We have reacted to rising energy bills by putting in place £9 billion of support, which will get to households far faster than the proposals put forward by the Opposition, with the £150 reaching four out of five households just this April when the price cap goes up. It is also worth bearing it in mind that, because of the price cap, households will be protected from further increases all the way through to the autumn.

The cost of fuel is now an eye-watering £2 a litre in some areas, which has led to a huge VAT windfall for the Treasury. When the Chancellor thinks about his spring statement, will he look not just at cutting fuel duty but at mileage recovery rates? They have been at 45p a mile for more than a decade. Now is the time to put them up to 60p at least.

I am grateful to my right hon. Friend for his suggestions, and of course I will bear them in mind. He is right about the rising cost of fuel at the pumps, although I am pleased to see that over the last few days, the price of Brent has fallen by about 25%, illustrating the volatility of the situation.

The cost of living is biting hard in Brecon and Radnorshire. Heating oil is eye-wateringly expensive and extremely hard to come by, while a local haulage firm in Llandrindod Wells is coughing up an extra £60,000 per month on diesel. It is wrong to assume that those who live in rural areas are wealthy enough to withstand these pressures, so can my right hon. Friend reassure my constituents that he has them in mind as he considers all the options available to him?

I can give my hon. Friend that reassurance. Representing as I do a rural constituency like hers, I know the difficulty that our constituents are facing. That is why our £9 billion package of support for energy that I announced earlier is done by electricity meter, ensuring that those who are off the gas grid also benefit.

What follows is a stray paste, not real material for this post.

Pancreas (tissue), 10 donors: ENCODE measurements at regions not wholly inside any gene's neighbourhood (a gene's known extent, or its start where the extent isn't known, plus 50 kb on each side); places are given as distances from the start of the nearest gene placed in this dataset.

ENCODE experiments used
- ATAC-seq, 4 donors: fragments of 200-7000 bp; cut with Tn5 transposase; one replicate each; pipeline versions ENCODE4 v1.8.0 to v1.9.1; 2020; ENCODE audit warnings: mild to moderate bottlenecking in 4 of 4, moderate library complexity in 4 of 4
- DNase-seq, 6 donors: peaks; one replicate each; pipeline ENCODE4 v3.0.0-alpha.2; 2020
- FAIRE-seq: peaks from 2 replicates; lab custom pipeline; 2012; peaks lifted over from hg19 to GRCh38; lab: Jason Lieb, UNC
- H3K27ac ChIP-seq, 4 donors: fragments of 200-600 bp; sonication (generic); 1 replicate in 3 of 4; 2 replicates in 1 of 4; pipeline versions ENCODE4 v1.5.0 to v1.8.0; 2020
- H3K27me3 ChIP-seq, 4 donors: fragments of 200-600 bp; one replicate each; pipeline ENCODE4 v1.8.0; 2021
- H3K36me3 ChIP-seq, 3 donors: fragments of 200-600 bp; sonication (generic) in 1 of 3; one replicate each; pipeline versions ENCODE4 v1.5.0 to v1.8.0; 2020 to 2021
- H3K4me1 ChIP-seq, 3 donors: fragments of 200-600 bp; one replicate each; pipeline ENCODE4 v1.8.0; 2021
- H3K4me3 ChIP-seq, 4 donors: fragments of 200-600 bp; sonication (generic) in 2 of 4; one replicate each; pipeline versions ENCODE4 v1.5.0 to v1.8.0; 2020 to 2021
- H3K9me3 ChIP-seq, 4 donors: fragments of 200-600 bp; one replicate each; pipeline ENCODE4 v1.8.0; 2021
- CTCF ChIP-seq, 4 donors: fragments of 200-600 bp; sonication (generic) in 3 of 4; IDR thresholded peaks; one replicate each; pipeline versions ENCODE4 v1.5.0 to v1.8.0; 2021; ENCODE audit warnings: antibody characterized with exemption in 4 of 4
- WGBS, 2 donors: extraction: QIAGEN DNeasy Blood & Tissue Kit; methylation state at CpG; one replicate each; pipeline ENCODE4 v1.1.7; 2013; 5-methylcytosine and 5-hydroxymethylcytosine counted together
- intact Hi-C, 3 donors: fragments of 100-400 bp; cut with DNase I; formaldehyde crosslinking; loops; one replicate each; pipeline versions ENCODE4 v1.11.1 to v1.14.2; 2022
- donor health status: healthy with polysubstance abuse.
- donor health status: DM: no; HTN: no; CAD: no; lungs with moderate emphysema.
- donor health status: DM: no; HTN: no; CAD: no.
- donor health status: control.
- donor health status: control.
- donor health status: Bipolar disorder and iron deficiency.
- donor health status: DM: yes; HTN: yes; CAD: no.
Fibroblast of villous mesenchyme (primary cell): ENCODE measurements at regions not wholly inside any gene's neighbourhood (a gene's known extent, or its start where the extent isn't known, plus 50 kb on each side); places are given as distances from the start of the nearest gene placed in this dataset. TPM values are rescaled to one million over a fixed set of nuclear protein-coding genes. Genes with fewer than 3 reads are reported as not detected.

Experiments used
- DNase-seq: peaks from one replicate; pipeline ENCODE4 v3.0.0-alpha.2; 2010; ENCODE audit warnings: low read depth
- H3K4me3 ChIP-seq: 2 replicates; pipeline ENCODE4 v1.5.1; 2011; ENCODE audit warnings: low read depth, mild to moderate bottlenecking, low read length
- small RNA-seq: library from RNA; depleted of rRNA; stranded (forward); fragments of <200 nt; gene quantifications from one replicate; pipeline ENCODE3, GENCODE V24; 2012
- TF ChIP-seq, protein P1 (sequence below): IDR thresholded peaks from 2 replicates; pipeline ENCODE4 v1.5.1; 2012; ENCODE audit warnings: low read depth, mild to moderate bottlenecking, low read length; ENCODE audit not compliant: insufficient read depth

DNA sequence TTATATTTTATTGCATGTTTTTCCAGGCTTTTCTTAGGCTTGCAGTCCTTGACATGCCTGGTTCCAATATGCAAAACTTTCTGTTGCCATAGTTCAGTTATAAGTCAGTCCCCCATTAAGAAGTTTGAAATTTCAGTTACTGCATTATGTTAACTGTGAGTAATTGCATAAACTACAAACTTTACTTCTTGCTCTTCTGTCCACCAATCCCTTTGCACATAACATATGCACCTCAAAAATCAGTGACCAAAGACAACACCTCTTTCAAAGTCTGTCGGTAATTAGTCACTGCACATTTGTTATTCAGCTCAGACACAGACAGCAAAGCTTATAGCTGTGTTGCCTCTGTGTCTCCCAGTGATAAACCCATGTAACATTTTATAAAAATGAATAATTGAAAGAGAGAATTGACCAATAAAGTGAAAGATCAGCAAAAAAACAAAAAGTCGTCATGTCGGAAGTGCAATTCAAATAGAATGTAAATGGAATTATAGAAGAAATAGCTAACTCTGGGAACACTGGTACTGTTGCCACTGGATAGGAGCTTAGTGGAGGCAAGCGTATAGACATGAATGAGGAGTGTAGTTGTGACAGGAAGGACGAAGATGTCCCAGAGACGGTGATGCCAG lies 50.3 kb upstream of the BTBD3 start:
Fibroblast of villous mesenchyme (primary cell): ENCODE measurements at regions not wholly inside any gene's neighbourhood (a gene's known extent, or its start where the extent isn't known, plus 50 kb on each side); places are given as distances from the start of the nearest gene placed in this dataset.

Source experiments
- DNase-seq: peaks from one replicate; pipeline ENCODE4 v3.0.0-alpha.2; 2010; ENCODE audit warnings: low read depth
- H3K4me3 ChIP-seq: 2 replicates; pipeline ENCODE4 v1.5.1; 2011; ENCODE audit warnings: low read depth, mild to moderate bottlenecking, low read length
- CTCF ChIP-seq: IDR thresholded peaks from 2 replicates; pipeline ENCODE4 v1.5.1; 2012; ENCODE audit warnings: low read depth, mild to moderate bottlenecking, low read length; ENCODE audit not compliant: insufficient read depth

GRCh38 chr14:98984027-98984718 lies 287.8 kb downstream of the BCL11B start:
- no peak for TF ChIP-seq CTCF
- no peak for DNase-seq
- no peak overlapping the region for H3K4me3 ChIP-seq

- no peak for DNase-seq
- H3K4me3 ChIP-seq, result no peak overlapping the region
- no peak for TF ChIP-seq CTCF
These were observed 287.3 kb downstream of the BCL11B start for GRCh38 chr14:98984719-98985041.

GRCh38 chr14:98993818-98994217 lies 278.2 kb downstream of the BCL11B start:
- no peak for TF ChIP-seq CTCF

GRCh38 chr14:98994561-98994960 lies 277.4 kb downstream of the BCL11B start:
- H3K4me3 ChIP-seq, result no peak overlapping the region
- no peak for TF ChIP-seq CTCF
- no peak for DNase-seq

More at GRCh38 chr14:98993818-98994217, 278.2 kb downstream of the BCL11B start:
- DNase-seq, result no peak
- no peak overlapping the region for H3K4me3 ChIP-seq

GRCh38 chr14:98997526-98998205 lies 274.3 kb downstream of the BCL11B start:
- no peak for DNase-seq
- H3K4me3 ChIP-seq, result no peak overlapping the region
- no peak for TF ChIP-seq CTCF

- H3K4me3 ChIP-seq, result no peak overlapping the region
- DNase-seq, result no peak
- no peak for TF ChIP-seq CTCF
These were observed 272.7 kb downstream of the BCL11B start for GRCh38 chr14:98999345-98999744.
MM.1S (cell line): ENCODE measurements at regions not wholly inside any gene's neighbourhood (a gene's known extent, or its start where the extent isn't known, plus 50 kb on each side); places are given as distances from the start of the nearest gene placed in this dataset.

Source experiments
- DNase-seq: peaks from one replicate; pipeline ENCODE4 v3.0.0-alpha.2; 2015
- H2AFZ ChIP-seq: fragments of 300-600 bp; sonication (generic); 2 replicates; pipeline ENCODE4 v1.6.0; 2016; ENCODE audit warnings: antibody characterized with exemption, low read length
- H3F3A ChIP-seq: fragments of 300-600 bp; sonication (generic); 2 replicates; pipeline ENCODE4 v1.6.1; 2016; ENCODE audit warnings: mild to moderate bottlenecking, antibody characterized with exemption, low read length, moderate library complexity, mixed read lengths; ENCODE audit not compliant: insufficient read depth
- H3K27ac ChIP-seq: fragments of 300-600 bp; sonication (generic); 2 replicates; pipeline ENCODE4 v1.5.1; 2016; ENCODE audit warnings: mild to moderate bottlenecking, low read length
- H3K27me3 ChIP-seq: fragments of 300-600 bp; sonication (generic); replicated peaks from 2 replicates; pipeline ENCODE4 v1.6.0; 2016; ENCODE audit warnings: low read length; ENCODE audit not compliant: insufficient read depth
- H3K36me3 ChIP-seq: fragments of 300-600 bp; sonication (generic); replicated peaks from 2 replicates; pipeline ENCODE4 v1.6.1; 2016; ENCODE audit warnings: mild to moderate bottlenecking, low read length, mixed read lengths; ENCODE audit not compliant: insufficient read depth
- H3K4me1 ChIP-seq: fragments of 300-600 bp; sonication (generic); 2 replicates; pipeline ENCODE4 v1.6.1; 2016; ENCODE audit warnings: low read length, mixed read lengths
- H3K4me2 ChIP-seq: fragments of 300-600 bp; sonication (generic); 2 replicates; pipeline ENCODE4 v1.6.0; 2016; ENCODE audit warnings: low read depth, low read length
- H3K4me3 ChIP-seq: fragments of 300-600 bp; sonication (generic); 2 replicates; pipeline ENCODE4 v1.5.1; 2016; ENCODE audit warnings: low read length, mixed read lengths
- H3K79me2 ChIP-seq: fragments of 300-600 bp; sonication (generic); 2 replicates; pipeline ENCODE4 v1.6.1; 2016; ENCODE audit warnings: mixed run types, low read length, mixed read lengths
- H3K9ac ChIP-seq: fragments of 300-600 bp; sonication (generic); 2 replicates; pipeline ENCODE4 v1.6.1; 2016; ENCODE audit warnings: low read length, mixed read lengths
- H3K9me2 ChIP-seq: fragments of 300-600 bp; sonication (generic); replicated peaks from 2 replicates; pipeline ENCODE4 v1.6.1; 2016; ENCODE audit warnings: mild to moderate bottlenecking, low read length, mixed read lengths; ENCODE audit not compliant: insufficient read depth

The impact on energy prices of the Russian invasion of Ukraine and the sanctions will inevitably mean that Britain is poorer. There is nothing that we can do about that overall, but we can help to smooth the impact. I welcome the announcement this morning that there are 275,000 extra people on payroll. What more can the Chancellor do to improve companies’ ability to hire workers and to enable people to keep more of their own money; for example, through the reduction in the taper rate on universal credit?

I am grateful to my right hon. Friend for his typically thoughtful question. He is absolutely right about the circumstances we face. The data this morning shows record numbers of people on payroll, and that is to be welcomed. Indeed, the unemployment rate is now back to the levels we saw before the pandemic, thanks to our plan for jobs. There are record vacancies, and we want to get people into work. The best way to do that is to give them the skills they need and cut taxes to increase incentives. That is exactly what this Government are doing, and I expect us to make more progress in the months ahead.

With council tax being one of the biggest items in household budgets, could the Chancellor remind the House which party tends to be the best, in a local council, for setting council tax?

My hon. Friend makes an excellent and timely point. She knows that I know that, in this country, if people want good local services delivered for the lowest possible council tax, they need to vote Conservative.

The package on energy announced by the Chancellor last month has already been rendered obsolete by Russia’s invasion of Ukraine. Some estimates of average annual household energy bills suggest that there will be rises to £3,000 or even more from October. That is a ruinous figure for many of our constituents. Will the Chancellor revisit this support package in next week’s spring statement, and will he reconsider his refusal to fund help for hard-pressed households through a windfall tax on the enormous profits that oil and gas companies are making?